Where’s Waldo? How Retailers and Logistics Stakeholders in the U.S. Are Struggling to Find Enough Warehousing Space

For retailers and logistics stakeholders, finding enough warehousing space is bleak currently. Some retailers are even turning to flexible warehousing to help handle increased inventory, as the real-estate market has been not ideal.

Additionally, U.S. transportation and warehousing employment has seen a slight boost in August this year. However, that’s not to say that it’ll stay that way.

The Search for Warehousing Space Continues

It’s been a struggle for some U.S. shippers finding adequate and enough available warehousing space for their commodities.

Some of the reasons for these warehousing shortages are due to low vacancy rates, delivery delays, and rising costs for space and service – the Journal of Commerce details.

Additionally, industrial rents have rose over twenty percent year-over-year in the second quarter – now around eight dollars per square foot, JOC reports. They do note though that inflation has played a role in these rising costs, as well as increase in interest rates and less available space.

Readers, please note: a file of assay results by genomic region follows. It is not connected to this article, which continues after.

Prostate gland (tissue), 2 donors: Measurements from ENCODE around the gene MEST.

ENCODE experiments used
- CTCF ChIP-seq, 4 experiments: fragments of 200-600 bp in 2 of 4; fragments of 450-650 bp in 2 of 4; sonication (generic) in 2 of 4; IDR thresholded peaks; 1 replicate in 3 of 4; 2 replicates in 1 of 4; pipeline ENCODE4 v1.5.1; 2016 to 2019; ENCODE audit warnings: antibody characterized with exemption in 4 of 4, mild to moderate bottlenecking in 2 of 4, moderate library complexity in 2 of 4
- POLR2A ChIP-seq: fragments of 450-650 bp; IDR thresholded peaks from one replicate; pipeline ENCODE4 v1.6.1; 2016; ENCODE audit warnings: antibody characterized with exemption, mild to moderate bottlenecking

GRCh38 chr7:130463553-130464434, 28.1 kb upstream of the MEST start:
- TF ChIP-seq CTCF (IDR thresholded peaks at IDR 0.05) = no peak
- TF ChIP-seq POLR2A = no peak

So how are retailers and manufacturers dealing with warehouse challenges?

Implementing better sortation systems, adding in robots, as well as incorporating warehouse management systems throughout distribution networks are a few ways some are doing to deal with current challenges.

Furthermore, some suggest to use more direct shipping (if/when possible) that will skip intermediate warehousing and storage.

U.S. Transportation and Warehousing Employment in 2022 Sees a Boost in August

In August, U.S. transportation and warehousing businesses added 20,300 actual, adjusted jobs. Which is a nice boost from 36,200 jobs in July.

In the past four out of the past five months, warehousing jobs have dropped. They fell to 21,000 since their peak in March, to 1.75 million. In August alone, 1,500 jobs were lost – according to the U.S. Bureau of Labor Statistics.

So, what could be a reason for this?

Well, this likely shows that the industry is operating at or close to capacity, as the Journal of Commerce notes, vacancy rates in many markets are below two percent and many expansion projects have been delayed.

Looking Ahead

We will continue to provide updates on the latest in the industry and more throughout the year and beyond. As always, should you have any questions or comments, please don’t hesitate to reach out to our team today!

Share on facebook
Share on twitter
Share on email
Share on google